The task the producers of Shackleton, the historical biopic of the Irish Antarctic explorer featuring Kenneth Brannagh, faced was every bit as daunting as the task faced by the movie’s title character. In this case, how to tell and accurately convey the epic survival odyssey of the crew of the Endurance without causing the audience to doze off. Shackleton and his men spent months ice bound, month camped on the ice after the Endurance began to be crushed by the Antarctic pack ice, and then months camped on the shore of Elephant Island. How do you make that interesting for a modern audience?
Well, the producers of Shackleton have indeed accomplished the impossible. Filmed on location in Greenland, the movie is both riveting and realistic. To recap briefly, the movie opens with Ernest Shackleton (Kenneth Brannagh) attempting to gather funds for one more try at Antarctica. Having had to turn back before reaching the South Pole on his last expedition and subsequently beaten to that milestone by Roald Amundsen, Shackleton conceives of a new venture–a never before attempted coast-to-coast crossing of the Antarctic continent.
However, the odds are stacked against Shackleton from the very beginning. He’s getting older–this trip will be his last hurrah–and World War I is on the verge of breaking out, making funds for the expedition hard to raise. His family life is also complicated–he has a wife and kids and a mistress on the side and his brother, Frank, is on trial for fraud. Once off the coast of Antarctica, things go from bad to worse as the Endurance becomes trapped and then crushed in the ice pack. On melting floes and facing long distances and bad weather, Shackleton must get his crew back alive against impossible odds.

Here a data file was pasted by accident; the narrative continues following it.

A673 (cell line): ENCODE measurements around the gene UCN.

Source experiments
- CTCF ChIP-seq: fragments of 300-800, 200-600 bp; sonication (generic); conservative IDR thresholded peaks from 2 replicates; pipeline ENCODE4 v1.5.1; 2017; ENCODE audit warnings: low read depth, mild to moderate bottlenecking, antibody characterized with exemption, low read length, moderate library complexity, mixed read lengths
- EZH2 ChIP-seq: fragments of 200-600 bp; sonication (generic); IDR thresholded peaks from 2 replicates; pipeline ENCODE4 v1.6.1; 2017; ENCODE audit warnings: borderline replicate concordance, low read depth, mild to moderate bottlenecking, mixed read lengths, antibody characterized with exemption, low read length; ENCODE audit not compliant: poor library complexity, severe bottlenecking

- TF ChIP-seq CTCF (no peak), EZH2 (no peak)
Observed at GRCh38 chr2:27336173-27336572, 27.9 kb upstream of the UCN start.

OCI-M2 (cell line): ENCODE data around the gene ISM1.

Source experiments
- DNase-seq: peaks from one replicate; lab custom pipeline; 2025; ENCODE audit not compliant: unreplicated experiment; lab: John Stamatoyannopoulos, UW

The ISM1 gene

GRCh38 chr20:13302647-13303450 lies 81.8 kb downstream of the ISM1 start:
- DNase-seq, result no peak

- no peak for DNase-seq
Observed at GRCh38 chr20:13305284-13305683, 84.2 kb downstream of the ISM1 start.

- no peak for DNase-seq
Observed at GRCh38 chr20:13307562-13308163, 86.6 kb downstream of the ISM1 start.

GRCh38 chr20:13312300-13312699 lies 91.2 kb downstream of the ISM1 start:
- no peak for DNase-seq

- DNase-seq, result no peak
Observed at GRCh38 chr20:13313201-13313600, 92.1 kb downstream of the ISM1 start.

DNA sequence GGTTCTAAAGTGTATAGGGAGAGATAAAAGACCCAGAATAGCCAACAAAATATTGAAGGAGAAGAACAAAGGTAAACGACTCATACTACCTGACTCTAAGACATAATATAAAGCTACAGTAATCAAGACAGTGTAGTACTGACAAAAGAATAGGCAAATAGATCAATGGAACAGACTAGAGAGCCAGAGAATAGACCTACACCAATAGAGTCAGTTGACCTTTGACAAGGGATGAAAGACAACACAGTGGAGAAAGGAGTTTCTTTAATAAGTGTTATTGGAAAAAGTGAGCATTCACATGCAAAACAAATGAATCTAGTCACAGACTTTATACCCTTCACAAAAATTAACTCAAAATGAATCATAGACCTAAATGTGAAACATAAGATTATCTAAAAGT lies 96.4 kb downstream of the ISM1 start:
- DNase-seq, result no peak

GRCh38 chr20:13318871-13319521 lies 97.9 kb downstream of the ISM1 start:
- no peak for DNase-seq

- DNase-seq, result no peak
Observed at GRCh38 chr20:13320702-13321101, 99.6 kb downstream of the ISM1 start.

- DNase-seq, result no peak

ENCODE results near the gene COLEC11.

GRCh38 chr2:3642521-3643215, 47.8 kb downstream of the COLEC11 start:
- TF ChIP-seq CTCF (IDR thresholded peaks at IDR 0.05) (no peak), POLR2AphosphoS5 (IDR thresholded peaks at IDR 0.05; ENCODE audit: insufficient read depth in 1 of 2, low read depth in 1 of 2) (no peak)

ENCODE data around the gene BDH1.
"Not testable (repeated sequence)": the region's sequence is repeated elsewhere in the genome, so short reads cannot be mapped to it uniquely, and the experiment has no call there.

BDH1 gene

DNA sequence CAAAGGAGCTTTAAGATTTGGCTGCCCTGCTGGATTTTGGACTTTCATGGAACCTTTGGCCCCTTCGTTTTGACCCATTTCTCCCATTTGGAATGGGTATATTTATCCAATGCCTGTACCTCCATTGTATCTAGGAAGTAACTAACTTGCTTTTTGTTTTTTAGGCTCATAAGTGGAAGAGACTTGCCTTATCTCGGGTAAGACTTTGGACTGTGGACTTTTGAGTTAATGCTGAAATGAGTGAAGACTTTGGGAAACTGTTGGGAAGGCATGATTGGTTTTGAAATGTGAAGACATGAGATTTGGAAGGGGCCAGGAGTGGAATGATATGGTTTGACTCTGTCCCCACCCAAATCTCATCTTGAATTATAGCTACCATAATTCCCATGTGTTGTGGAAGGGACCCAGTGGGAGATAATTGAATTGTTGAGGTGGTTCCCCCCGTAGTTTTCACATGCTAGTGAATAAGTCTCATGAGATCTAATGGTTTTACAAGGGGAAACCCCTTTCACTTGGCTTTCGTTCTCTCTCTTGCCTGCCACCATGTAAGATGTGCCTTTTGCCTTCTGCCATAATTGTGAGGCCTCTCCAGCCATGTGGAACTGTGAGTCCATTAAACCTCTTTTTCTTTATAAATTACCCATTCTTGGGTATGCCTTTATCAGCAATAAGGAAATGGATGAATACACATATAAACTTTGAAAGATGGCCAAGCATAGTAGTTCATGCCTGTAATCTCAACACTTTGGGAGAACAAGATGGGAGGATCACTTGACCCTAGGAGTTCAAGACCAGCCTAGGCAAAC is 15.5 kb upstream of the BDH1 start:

I really liked the way the director intercut scenes of the expedition with scenes of life back home in England. If you have a chance, be sure to pick up the three DVD pack which has a documentary about the life of Ernest Shackleton as well as a short film on the history of Antarctic exploration.